Yuri Gagarin statue at the Royal Observatory

Elena Gagarina and Lord Sterling at the unveiling of the Yuri Gagarin statueElena Gagarina and Lord Sterling at the unveiling of the Yuri Gagarin statue on 7 March 2013 The Royal Observatory Greenwich has become the permanent home to a statue of the first man in space, Russian cosmonaut Yuri Gagarin. The area where the statue stands has been named Gagarin Terrace.

Gagarin’s daughter, Elena, unveiled a plaque at the statue’s base in a ceremony on 7 March 2013 attended by the Russian Ambassador to the UK, the British Council, Roscosmos, Aeroflot, Sovcomflot, Russian Railways and many others.

The zinc-alloy statue shows Gagarin in his spacesuit standing on the globe. It is an exhibition copy of a sculpture commissioned in 1984 by the town of Lyubertsy, just outside Moscow, where Gagarin trained as a steel foundry worker when aged 15-16. Made by Anatoly Novikov, the original sculpture is now a place of pilgrimage for cosmonauts before they travel into space.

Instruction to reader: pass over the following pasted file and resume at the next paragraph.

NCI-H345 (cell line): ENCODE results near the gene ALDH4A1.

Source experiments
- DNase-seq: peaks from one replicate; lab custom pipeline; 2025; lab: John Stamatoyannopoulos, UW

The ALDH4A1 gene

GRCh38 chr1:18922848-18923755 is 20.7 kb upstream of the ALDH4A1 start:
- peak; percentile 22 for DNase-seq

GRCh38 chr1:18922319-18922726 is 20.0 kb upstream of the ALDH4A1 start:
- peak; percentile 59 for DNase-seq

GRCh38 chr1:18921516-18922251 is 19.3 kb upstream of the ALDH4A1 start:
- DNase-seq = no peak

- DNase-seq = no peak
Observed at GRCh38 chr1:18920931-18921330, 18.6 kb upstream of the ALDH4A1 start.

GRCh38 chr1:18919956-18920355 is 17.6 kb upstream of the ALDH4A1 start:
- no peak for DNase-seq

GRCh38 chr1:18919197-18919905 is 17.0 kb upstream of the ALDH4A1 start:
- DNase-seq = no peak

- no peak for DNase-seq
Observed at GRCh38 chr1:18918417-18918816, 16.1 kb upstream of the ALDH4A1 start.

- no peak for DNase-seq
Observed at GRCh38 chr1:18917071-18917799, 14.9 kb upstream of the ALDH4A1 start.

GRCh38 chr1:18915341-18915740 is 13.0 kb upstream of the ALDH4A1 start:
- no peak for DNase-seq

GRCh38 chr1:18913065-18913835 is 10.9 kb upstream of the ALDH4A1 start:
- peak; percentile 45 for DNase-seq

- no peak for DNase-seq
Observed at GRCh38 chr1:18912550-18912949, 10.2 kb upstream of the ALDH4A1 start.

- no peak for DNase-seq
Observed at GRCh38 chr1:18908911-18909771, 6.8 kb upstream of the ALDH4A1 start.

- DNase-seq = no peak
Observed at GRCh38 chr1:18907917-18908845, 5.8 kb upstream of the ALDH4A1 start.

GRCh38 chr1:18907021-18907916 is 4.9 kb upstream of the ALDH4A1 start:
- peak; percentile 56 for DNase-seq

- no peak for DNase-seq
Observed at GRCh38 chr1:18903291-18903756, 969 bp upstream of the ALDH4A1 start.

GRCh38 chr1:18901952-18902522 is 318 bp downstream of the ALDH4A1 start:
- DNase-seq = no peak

On 12 April 1961 Russian cosmonaut Yuri Gagarin became the first human being to travel into space, when he orbited the Earth in a Vostok space capsule. In 2011 the Russian Space Agency (Roscosmos) presented the British Council with the statue of Gagarin to mark the 50th anniversary of his achievement, as a gift to the British people. It was installed on the Mall in central London for a period of 15 months.

Now the British Council’s statue has been given a long-term home at the Royal Observatory Greenwich, where it will stand just a few metres from the line of the Prime Meridian, where the world’s eastern and western hemispheres meet. For centuries Greenwich has been the starting point for maritime voyages of discovery, while the astronomers of the Royal Observatory explored the heavens through their telescopes, but throughout most of history space travel seemed an impossible dream.

When Astronomer Royal Sir Richard van der Riet Wooley was asked about the possibility of it in 1956 he famously stated 'It’s utter bilge. Nobody will ever put up the money to do such a thing'. Just five years later Yuri Gagarin became the first human being to venture beyond our planet. His statue is a fitting addition to the great explorers and adventurers of the past.

Royal Museums Greenwich wish to thank the British Council and Roscosmos for facilitating the relocation of the Yuri Gagarin statue to Greenwich, and its installation has been generously supported by Aeroflot, the Russian Railways and Sovcomflot.